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Earth to Echo Review

Movies.com Critics

3.0

Dave White Profile

SelfiE.T. Read full review

Other Critics provided by Metacritic.com

Critics scores range from 0 to 100, with higher scores indicating more favorable reviews.

  • 3.0
    53

    out of 100

    Metascore®
    Mixed or average reviews
    based on a weighted average of all
    critic review scores.

  • 40

    out of 100

    Variety Geoff Berkshire

    Earth to Echo reaches for the stars with its gentle sci-fi shenanigans, but the rote result remains decidedly earthbound.

    Read Full Review

  • 63

    out of 100

    Chicago Sun-Times Bill Zwecker

    The saving grace for this film is the group of young actors.

    Read Full Review

  • 70

    out of 100

    The Hollywood Reporter Michael Rechtshaffen

    Credit a youthful, energetic spirit, nicely conveyed by its cast of naturally-acting newcomers, a workable raw-footage construct and a spare but smartly spent special effects budget for the satisfying end result.

    Read Full Review

  • 75

    out of 100

    USA Today Claudia Puig

    Earth to Echo is about adventure, bravery and excitement, but mostly it's about friendship— a subject that resonates with audiences of all ages.

    Read Full Review

  • See all Earth to Echo reviews at Metacritic.com

For Families provided by Common Sense Media

OK for kids 7+

A gentler, tech-savvier E.T. for today's kids.

What Parents Need to Know

Parents need to know that Earth to Echo is a family-friendly alien adventure that's reminiscent of E.T., The Goonies, and other films featuring preteens who ultimately save the day. There's some mild violence (against the adorable alien), peril, and the threat of violence, but the main characters remain unscathed, and the villains aren't overtly scary. One guy makes a suggestive joke that may go over younger kids' head, and the boys occasionally make comments about "hot" girls (one lies about kissing the most popular girl in the class), but overall there's little romance. The young leads get into some iffy situations (they go to a bar and a high school party, etc.) and lie to their parents, but they're unconditional friends to one another and selflessly commit to helping their extra-terrestrial discovery. Note: The film's found-footage shooting style results in some jumpy, jerky visuals that may be physically difficult for some viewers to sit through.

  • Families can talk about how Earth to Echo portrays the use of technology. How are the kids connected to social media and one another? Is this an accurate description of the way kids use technology?
  • For those familiar with other alien and adventure movies -- how is this an obvious homage to films like E.T., The Goonies, or even Stand by Me?
  • Do you think there are enough live-action movies aimed at preteens? Is the amount of violence and romance appropriate?

The good stuff
  • educationalvalue true1

    Educational value: The boys discuss how the Internet helps them learn everything from how to get somewhere to how to drive, and young viewers will pick up on the various ways that technology makes life easier.

  • message true4

    Messages: Positive messages about friends sticking together, helping those you care about find their way home, and having/watching your friends' back, even when it's not convenient or easy. The kids also realize that distance doesn't have to ruin a friendship and that kids can and do make a difference. The boys' shifting relationship with Emma sends the message that you can't judge people based solely on what they look like.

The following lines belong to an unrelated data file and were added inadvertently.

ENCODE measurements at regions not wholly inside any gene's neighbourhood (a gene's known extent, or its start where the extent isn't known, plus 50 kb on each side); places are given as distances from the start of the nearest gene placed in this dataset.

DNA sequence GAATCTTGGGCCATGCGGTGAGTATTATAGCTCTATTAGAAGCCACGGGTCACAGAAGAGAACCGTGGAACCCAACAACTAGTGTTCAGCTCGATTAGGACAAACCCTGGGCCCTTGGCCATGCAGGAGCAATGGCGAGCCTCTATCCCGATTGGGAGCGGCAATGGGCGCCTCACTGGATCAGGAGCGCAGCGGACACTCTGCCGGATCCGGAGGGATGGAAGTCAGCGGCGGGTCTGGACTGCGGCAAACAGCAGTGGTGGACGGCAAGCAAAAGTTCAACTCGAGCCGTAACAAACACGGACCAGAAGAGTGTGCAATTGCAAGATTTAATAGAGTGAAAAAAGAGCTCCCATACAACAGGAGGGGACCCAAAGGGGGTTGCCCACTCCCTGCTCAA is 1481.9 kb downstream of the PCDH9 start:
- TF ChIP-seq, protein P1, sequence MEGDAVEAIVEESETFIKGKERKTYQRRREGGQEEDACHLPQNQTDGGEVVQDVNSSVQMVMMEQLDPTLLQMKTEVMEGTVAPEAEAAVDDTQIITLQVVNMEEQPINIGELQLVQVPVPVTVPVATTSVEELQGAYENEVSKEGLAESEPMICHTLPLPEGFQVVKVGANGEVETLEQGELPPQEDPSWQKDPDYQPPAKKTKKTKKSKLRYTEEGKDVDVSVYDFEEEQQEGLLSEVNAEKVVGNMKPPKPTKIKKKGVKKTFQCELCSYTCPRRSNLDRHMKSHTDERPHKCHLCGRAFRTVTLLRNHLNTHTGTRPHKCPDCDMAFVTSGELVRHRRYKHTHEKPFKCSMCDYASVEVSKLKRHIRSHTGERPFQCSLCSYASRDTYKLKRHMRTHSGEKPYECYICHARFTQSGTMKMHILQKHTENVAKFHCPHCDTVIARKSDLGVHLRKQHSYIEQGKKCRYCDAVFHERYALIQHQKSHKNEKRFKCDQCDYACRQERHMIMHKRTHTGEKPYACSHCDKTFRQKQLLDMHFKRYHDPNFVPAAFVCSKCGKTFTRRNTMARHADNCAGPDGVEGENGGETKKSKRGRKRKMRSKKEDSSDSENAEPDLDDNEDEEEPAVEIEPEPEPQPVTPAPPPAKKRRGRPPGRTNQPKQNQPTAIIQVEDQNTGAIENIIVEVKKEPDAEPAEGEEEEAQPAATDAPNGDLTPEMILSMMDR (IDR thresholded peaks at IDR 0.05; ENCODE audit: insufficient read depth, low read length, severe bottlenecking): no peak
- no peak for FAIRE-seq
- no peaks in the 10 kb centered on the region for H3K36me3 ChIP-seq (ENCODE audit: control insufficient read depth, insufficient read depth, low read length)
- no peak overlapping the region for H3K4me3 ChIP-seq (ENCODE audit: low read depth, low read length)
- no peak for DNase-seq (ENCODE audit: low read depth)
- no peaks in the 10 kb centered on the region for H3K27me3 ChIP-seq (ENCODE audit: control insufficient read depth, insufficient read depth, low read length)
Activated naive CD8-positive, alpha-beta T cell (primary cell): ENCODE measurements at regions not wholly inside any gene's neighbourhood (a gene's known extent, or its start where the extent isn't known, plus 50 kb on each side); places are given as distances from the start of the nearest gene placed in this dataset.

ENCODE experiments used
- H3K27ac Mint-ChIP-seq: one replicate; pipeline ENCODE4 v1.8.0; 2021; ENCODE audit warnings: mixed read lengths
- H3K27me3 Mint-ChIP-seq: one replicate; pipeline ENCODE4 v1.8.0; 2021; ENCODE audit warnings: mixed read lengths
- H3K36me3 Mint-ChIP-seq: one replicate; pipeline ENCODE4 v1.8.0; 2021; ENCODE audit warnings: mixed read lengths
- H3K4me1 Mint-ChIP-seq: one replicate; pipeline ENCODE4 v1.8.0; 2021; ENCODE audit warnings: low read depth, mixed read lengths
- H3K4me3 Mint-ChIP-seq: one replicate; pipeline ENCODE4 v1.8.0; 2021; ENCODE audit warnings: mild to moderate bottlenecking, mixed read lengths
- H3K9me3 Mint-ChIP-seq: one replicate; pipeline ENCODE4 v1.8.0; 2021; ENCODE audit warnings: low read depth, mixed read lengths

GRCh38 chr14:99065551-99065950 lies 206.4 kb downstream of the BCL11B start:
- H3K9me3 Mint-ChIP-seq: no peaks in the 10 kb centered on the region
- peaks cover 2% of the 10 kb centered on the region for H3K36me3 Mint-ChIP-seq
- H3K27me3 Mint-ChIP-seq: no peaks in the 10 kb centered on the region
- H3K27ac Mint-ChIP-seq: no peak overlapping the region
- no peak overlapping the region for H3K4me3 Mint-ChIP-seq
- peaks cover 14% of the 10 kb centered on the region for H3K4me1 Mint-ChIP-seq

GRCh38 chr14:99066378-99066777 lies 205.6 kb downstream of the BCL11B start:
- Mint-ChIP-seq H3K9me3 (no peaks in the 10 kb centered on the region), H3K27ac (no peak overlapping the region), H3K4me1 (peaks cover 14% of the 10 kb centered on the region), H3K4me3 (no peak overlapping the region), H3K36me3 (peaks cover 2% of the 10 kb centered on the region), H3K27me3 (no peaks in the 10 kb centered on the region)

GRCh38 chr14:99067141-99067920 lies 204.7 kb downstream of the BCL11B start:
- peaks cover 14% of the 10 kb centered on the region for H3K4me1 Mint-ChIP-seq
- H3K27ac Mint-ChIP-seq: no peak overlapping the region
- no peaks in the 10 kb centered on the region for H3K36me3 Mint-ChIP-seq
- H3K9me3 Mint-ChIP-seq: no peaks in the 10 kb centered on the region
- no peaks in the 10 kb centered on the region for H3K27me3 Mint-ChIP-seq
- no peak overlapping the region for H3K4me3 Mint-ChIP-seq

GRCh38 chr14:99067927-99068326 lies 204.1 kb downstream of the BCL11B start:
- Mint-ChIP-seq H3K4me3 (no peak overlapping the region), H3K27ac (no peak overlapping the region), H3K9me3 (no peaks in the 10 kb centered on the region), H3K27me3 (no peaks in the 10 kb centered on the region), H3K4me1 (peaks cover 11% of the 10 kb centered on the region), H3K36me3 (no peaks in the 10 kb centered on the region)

• rolemodels true2

    Role models: The boys all care about one another and are willing to protect and defend Echo. The boys do lie to their parents about where they're going/have been and get into a few potentially dangerous situations, but in the end they rescue Echo.

What to watch for
  • violence false2

    Violence and scariness: Not as intense as other alien adventures, though there's plenty of tension and some peril. The kids ride away from shady-seeming adults who seem to be chasing them. A kid drives during a car chase; a collision seems likely but doesn't happen. At one point, an adult rather easily takes the backpack containing Echo after a brief back and forth. One kid is held against his will, and a group of adults tries to keep his friends in their custody, too. A boy records a goodbye message in case he doesn't make it out of one situation alive. The adults also surgically operate on/torture Echo. Very young kids might find Echo a bit scary at first (he makes things move/crash around).

  • sex false1

    Sexy stuff: Mild flirting between a boy and a girl, who hold hands once. A boy makes a suggestive joke about how he'll be in a friend's mom's bed "not sleeping" when he and friends kid about a three-way sleepover lie. A boy lies about having kissed a girl, whom they all refer to as either "hot" or "mannequin girl."

  • language false1

    Language: A few "what the"s with a left-off expletive, plus insults like "loser," "liar," and "stupid."

  • consumerism false3

    Consumerism: Brand product placements include close-ups of Apple computers, Nokia and iPhone smartphones, a Herschel supply backpack, and an old sports car.

  • drugsalcoholtobacco false2

    Drinking, drugs and smoking: The kids stumble into a biker bar where adults are drinking; the kids are given age-appropriate Shirley Temples. They later go to a high school party where teens drink from red Solo cups; presumably some are drinking alcohol, because they flee once the cops arrive.

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